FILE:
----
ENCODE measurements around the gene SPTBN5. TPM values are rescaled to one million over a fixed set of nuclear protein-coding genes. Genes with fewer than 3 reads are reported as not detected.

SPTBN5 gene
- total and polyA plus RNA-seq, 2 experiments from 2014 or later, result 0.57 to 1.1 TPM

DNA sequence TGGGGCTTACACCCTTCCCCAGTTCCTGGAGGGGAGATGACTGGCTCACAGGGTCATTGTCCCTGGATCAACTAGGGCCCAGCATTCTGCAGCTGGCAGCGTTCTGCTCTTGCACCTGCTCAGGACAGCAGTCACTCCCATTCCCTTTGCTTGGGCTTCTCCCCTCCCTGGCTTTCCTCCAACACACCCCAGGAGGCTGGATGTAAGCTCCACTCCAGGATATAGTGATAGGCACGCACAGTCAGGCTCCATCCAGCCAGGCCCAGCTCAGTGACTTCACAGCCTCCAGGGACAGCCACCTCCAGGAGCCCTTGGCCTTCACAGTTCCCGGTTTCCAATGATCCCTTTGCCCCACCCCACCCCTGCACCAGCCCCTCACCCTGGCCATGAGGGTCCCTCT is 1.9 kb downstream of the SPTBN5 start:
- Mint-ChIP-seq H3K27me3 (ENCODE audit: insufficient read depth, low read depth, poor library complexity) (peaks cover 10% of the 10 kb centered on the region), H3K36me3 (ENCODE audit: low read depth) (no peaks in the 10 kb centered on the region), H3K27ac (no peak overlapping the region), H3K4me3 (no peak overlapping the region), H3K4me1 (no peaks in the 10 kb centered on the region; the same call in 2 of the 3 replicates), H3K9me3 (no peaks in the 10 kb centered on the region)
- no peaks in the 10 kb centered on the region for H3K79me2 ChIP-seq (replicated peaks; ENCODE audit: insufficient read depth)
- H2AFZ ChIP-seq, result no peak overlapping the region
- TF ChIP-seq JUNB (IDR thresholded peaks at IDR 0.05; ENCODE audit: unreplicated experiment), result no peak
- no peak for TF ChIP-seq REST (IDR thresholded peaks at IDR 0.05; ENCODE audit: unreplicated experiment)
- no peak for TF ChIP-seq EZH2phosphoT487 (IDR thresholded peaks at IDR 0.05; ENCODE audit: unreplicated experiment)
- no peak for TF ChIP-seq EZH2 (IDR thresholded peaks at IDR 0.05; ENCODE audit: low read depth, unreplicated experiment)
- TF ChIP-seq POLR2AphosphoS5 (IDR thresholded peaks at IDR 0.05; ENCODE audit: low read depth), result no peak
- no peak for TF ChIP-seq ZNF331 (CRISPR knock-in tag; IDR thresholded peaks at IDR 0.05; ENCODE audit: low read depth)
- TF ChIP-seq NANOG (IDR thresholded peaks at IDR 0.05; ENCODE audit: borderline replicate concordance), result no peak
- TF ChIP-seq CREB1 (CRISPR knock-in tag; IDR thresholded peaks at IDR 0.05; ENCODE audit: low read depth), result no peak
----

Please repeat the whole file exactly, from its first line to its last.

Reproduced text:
ENCODE measurements around the gene SPTBN5. TPM values are rescaled to one million over a fixed set of nuclear protein-coding genes. Genes with fewer than 3 reads are reported as not detected.

SPTBN5 gene
- total and polyA plus RNA-seq, 2 experiments from 2014 or later, result 0.57 to 1.1 TPM

DNA sequence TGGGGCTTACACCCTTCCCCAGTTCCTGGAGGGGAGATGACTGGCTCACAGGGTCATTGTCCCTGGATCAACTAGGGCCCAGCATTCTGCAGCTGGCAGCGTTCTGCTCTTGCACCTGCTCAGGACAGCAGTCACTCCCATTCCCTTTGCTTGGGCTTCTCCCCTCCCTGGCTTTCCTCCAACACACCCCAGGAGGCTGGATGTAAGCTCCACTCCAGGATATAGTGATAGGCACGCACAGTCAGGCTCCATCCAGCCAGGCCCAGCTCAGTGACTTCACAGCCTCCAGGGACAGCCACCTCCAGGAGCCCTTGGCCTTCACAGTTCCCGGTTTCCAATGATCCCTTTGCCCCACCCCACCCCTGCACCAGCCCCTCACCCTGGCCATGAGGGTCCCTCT is 1.9 kb downstream of the SPTBN5 start:
- Mint-ChIP-seq H3K27me3 (ENCODE audit: insufficient read depth, low read depth, poor library complexity) (peaks cover 10% of the 10 kb centered on the region), H3K36me3 (ENCODE audit: low read depth) (no peaks in the 10 kb centered on the region), H3K27ac (no peak overlapping the region), H3K4me3 (no peak overlapping the region), H3K4me1 (no peaks in the 10 kb centered on the region; the same call in 2 of the 3 replicates), H3K9me3 (no peaks in the 10 kb centered on the region)
- no peaks in the 10 kb centered on the region for H3K79me2 ChIP-seq (replicated peaks; ENCODE audit: insufficient read depth)
- H2AFZ ChIP-seq, result no peak overlapping the region
- TF ChIP-seq JUNB (IDR thresholded peaks at IDR 0.05; ENCODE audit: unreplicated experiment), result no peak
- no peak for TF ChIP-seq REST (IDR thresholded peaks at IDR 0.05; ENCODE audit: unreplicated experiment)
- no peak for TF ChIP-seq EZH2phosphoT487 (IDR thresholded peaks at IDR 0.05; ENCODE audit: unreplicated experiment)
- no peak for TF ChIP-seq EZH2 (IDR thresholded peaks at IDR 0.05; ENCODE audit: low read depth, unreplicated experiment)
- TF ChIP-seq POLR2AphosphoS5 (IDR thresholded peaks at IDR 0.05; ENCODE audit: low read depth), result no peak
- no peak for TF ChIP-seq ZNF331 (CRISPR knock-in tag; IDR thresholded peaks at IDR 0.05; ENCODE audit: low read depth)
- TF ChIP-seq NANOG (IDR thresholded peaks at IDR 0.05; ENCODE audit: borderline replicate concordance), result no peak
- TF ChIP-seq CREB1 (CRISPR knock-in tag; IDR thresholded peaks at IDR 0.05; ENCODE audit: low read depth), result no peak